More on the FLSA Salary Test
An article by Greg Sargent published in the Washington Post yesterday speculated that DOL would announce a preliminary decision in February on where to set the new Fair Labor Standards Act (FLSA) salary test threshold. That threshold, currently set at $455 per week, determines which salaried workers must be paid time-and-a-half for their overtime and which do not have to be paid at all (the so-called uncompensated overtime).
The announcement will almost certainly be followed by a public comment period (usually 60 days) and eventually a final decision on the new threshold. If things proceed on a normal schedule, we will probably have a new salary test for who is FLSA exempt (no overtime pay) and who is non-exempt (time-and-a-half overtime pay) by summer.
The current level of $455 per week was set by President Bush in 2004. The previous threshold had been at $250 a week since 1975. Speculation on a new threshold ranges from $808 per week or about $42k annually (the Administration’s current position according to the Sargent article) to $1,327 per week or about $69k annually (a proposal attributed in the article to billionaire Nick Hanauer).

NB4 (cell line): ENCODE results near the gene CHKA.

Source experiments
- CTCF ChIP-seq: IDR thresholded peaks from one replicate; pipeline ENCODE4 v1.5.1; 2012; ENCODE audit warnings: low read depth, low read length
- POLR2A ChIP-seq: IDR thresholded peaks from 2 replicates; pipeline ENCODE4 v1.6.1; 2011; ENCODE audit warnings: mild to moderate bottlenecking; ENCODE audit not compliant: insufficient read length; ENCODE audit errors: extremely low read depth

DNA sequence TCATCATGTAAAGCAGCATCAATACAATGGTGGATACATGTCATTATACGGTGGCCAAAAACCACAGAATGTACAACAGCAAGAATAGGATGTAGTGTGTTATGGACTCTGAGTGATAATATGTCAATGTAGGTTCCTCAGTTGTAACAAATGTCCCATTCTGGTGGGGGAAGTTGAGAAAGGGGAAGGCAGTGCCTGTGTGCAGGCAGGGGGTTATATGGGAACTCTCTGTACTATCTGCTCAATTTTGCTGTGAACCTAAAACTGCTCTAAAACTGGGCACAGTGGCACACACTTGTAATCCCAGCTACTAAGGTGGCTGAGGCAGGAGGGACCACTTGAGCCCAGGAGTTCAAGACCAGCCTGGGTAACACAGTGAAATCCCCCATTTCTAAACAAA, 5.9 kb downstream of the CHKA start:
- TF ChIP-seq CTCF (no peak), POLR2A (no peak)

The most consistent rumor has been $984 per week or about $52k annually. That number first appeared in an article in the New York Times in March, 2013, attributed to Jared Bernstein, the former chief economic adviser to Vice President Biden. But, the number with the clearest provenance is the one from an April 11, 2014, letter to the President from Senators Harkin (D-IA), Casey (D-PA), Murray (D-WA), Sanders (I-VT, Warren (D-MA) and Brown (D-OH). In it, the Senators recommended a threshold of $1,045 per week or about $54k annually.
Here’s what’s interesting to me.
The 1975 threshold of $255 per week was almost exactly 3.0 times the 1975 minimum wage of $2.10 per hour. The 2004 threshold of $455 per week was just 2.2 times the 2004 minimum wage of $5.15. It’s just 1.6 times the current minimum wage of $7.25 and only 1.1 times the current minimum wage for workers on federal contracts of $1.10. For federal contract workers, the minimum wage and the FLSA salary test for exemption have almost converged – the difference is a mere $2,652 per year.
Here’s how each of the proposed new thresholds would compare to the current minimum wage for everyone and for federal contract workers:
If the administration is aiming to keep the threshold close to where it was in 1975 (a multiple of about 3.0), then $808 a week falls short.
The $984 number turns out to be a little high compared to the FLSA minimum of $7.25, but low compared to the federal contract minimum of $10.10.
Even the $1,038 recommended by the Senators falls short of a 3.0 multiple compared to the current minimum for federal contract employees.
And, I suspect Nick Hanauer’s $1,327 per week is out of the running.
Wherever the new threshold is set, it is certain to increase the number of workers who must be paid a premium for their overtime and that could throw a monkey wrench into the uncompensated overtime machine of some DOD (especially Navy) contractors.
More on that later…